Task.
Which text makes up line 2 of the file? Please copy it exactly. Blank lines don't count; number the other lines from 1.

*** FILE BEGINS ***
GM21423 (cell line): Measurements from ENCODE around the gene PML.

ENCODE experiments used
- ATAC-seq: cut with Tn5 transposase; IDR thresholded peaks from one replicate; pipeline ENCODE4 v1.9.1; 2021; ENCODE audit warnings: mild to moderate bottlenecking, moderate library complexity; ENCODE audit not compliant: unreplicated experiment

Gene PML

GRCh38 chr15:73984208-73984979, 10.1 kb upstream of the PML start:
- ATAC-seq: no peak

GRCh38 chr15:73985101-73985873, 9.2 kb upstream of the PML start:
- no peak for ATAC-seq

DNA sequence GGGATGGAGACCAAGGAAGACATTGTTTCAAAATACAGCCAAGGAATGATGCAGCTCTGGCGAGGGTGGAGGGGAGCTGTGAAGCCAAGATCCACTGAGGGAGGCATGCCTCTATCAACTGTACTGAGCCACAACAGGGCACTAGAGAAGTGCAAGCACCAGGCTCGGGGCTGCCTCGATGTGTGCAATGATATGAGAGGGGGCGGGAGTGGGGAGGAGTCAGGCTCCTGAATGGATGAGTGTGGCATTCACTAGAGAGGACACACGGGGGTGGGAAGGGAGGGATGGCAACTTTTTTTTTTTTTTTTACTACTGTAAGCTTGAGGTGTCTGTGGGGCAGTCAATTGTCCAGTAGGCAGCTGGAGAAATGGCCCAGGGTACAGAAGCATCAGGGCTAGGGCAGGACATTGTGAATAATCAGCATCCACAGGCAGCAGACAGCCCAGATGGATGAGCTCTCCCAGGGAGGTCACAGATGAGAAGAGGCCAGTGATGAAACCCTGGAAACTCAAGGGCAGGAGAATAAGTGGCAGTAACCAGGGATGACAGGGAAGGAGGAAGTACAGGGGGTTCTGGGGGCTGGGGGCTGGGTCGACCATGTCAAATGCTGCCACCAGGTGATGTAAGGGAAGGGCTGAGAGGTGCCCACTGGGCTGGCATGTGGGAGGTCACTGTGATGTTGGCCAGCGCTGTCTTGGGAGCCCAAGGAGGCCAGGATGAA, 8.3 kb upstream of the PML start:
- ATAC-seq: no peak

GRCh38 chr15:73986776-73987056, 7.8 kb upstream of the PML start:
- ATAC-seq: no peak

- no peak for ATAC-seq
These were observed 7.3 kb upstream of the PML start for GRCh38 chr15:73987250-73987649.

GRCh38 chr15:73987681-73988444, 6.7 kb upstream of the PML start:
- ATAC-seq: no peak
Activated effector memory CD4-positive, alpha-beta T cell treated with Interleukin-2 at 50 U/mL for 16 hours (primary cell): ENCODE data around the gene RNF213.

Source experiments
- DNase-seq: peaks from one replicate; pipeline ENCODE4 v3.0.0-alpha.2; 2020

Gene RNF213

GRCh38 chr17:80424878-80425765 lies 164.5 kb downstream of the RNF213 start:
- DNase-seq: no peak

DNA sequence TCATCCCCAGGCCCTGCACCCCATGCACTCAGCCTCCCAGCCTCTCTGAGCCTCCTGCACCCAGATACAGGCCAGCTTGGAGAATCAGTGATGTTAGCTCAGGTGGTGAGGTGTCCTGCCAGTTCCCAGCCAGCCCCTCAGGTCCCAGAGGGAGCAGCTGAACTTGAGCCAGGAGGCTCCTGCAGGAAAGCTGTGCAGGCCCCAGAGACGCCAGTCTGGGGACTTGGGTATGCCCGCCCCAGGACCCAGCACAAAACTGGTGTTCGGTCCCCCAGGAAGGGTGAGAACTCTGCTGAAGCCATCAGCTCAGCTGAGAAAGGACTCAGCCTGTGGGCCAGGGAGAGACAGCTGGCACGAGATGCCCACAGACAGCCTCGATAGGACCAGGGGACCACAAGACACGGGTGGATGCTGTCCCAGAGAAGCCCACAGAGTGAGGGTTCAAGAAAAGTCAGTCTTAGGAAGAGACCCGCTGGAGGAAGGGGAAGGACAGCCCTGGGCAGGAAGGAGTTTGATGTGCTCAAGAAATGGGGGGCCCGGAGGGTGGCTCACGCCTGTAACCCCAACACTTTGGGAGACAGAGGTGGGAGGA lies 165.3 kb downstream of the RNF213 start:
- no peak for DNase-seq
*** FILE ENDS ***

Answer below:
ENCODE experiments used